Does Your Horse Have the Slobbers?

As a horse owner, you have likely come across various health issues that can affect these magnificent animals. One condition that might have caught your attention is “the slobbers.” If you’ve never heard of it before, don’t worry – you’re not alone. Slobbers are a relatively uncommon but fascinating condition that can affect horses. This article will delve into the details of this peculiar circumstance, including its causes, symptoms, and potential treatments. So, if you’re ready to learn more about the slobbers, read on!

What is the Slobbers?

The slobbers, scientifically known as “slobbers syndrome” or “black patch disease,” is a condition that primarily affects horses but can also impact other grazing animals like goats and cattle. The name “slobbers” comes from one of its most noticeable symptoms – excessive salivation or drooling.

When a horse has the slobbers, it may develop a dark-colored, sticky saliva found on its face, neck, chest, and forelegs. This saliva, often resembling molasses or tar, is produced due to consuming certain plants that can trigger this condition.

Causes of the Slobbers

While the exact cause of the slobbers is not fully understood, it is believed to be linked to the presence of a particular fungus called “Rhizoctonia leguminicola” in the horse’s diet. This fungus is commonly found in various legumes, such as clover, alfalfa, and red clover, especially when stressed or experiencing extended periods of high humidity.

When horses consume forage contaminated with this fungus, it produces a toxin called slaframine. This toxin affects the salivary glands, causing them to become overactive and leading to the excessive drooling associated with the slobbers.

It’s important to note that not all horses react to slaframine similarly. While some horses may develop the slobbers after ingesting small amounts of contaminated forage, others may not show any signs at all. Variations in an individual horse’s tolerance or sensitivity to slaframine are believed to play a role in this discrepancy.

Symptoms of the Slobbers

Aside from excessive drooling, horses with slobbers may exhibit a few other symptoms. These can include:

  1. Loss of appetite: Horses may eat less or refuse to eat altogether due to the discomfort caused by excessive salivation.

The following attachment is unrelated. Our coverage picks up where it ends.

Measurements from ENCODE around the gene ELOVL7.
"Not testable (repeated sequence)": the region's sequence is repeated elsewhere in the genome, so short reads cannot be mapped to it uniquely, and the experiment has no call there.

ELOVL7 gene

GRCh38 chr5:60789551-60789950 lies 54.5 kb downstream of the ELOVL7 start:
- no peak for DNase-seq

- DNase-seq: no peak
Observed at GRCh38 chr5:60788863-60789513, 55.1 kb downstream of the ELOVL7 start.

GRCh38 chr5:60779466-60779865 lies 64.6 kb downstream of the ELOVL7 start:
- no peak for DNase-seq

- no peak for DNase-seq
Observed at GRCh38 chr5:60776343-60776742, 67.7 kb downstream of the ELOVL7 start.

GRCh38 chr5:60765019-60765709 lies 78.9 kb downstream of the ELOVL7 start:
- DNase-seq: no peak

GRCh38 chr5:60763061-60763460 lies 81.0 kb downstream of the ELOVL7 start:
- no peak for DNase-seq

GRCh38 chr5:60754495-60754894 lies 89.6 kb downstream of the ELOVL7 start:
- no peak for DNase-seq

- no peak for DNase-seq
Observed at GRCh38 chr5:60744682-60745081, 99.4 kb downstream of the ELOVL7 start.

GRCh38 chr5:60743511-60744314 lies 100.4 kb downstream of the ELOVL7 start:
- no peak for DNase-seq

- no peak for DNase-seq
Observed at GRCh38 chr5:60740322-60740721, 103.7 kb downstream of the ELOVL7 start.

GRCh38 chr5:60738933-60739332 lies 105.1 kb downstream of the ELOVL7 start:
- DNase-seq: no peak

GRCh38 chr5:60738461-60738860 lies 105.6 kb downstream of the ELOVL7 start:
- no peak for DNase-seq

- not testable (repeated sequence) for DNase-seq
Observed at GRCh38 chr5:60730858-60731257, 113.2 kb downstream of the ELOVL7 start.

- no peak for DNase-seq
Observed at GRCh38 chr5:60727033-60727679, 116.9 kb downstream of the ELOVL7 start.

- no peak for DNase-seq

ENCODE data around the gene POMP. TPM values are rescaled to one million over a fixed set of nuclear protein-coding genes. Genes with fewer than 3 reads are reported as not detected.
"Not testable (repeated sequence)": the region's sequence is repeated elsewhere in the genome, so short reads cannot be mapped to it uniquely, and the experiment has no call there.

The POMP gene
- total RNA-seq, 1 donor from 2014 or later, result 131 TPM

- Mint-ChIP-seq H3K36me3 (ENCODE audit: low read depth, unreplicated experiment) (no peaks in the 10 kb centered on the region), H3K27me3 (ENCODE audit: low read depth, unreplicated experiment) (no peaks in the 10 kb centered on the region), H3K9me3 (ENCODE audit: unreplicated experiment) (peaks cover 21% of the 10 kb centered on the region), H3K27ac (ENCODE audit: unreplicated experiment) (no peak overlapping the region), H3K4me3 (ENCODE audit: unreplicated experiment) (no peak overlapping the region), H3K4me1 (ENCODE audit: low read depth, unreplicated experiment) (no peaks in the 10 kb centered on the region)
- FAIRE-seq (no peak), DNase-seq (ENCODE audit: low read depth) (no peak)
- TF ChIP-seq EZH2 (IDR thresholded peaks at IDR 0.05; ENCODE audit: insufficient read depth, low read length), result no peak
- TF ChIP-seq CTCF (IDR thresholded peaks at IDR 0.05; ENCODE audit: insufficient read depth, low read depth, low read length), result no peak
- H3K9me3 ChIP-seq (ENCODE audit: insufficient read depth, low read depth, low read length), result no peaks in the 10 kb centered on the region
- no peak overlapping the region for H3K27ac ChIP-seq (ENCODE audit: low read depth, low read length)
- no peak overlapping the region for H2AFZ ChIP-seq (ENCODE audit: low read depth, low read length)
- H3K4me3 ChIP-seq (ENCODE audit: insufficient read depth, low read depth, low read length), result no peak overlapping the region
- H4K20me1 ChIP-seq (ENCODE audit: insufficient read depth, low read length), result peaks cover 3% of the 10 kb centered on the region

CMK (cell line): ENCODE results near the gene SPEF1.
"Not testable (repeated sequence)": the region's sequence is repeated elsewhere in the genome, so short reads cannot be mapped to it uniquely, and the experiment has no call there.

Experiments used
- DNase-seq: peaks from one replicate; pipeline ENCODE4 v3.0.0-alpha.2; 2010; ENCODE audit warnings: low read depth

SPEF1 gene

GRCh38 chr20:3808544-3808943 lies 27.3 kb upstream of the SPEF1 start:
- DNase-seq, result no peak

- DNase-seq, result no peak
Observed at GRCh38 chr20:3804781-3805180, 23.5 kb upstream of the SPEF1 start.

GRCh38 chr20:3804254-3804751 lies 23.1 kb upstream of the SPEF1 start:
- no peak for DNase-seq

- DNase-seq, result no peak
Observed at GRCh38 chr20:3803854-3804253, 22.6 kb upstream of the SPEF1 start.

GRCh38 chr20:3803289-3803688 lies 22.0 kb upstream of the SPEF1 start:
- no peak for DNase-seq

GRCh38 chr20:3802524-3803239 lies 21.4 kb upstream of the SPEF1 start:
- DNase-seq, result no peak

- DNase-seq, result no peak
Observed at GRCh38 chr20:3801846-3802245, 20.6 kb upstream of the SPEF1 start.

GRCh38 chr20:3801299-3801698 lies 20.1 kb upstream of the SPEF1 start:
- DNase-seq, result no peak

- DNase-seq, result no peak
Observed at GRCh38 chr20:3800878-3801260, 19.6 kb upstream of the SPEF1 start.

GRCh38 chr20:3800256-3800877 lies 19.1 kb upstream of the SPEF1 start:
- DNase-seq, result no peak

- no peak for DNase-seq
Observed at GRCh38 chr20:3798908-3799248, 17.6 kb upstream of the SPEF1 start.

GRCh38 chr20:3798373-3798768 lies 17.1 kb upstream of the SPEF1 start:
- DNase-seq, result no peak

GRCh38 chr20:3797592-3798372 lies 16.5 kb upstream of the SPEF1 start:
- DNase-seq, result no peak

2. Depression or lethargy: The slobbers can make horses feel unwell, leading to a lack of energy or enthusiasm.
  3. Weight loss: If the horse’s intake of contaminated forage is significant or prolonged, it may experience weight loss over time.
  4. Oral irritation: Excessive salivation may cause the skin around the mouth and lips to become irritated or develop sores.
  5. Sticky saliva: The saliva produced by horses with the slobbers is often thick and sticky, adhering to the skin and hair of the affected areas.

It’s worth noting that these symptoms may vary in severity depending on the individual horse and its tolerance to the toxins.

Treatment and Prevention of the Slobbers

When treating the slobbers, most cases resolve independently once the contaminated forage is removed from the horse’s diet. However, a veterinarian may be consulted in severe or persistent cases to provide additional support or suggest alternative treatments.

Sometimes, hosing or bathing the affected areas can help remove the sticky saliva and temporarily relieve the horse. Additionally, certain mouth rinses or ointments may be recommended to alleviate any discomfort or irritation caused by excessive drooling.

To prevent the slobbers, being mindful of the pasture and forage available to your horses is crucial. Regularly inspecting grazing areas for the presence of legumes contaminated with the Rhizoctonia leguminicola fungus can minimize the risk of your horses developing this condition.

If you notice signs of slobbers in your horses, you must take swift action to prevent further consumption of contaminated forage. Moving the horses to a different pasture or providing alternative feed sources can help alleviate their symptoms and promote recovery.


Slobbers are a curious condition that affects horses, causing excessive drooling and other associated symptoms. While not all horses react to the toxin produced by the Rhizoctonia leguminicola fungus, horse owners must be aware of the potential risks and take steps to prevent their equine companions from consuming contaminated forage.

By understanding the slobbers’ causes, symptoms, and treatments, horse owners can better protect the health and well-being of their beloved animals. Whether removing contaminated forage from the diet or seeking veterinary guidance, proactive measures can help keep horses happy and slobber-free.

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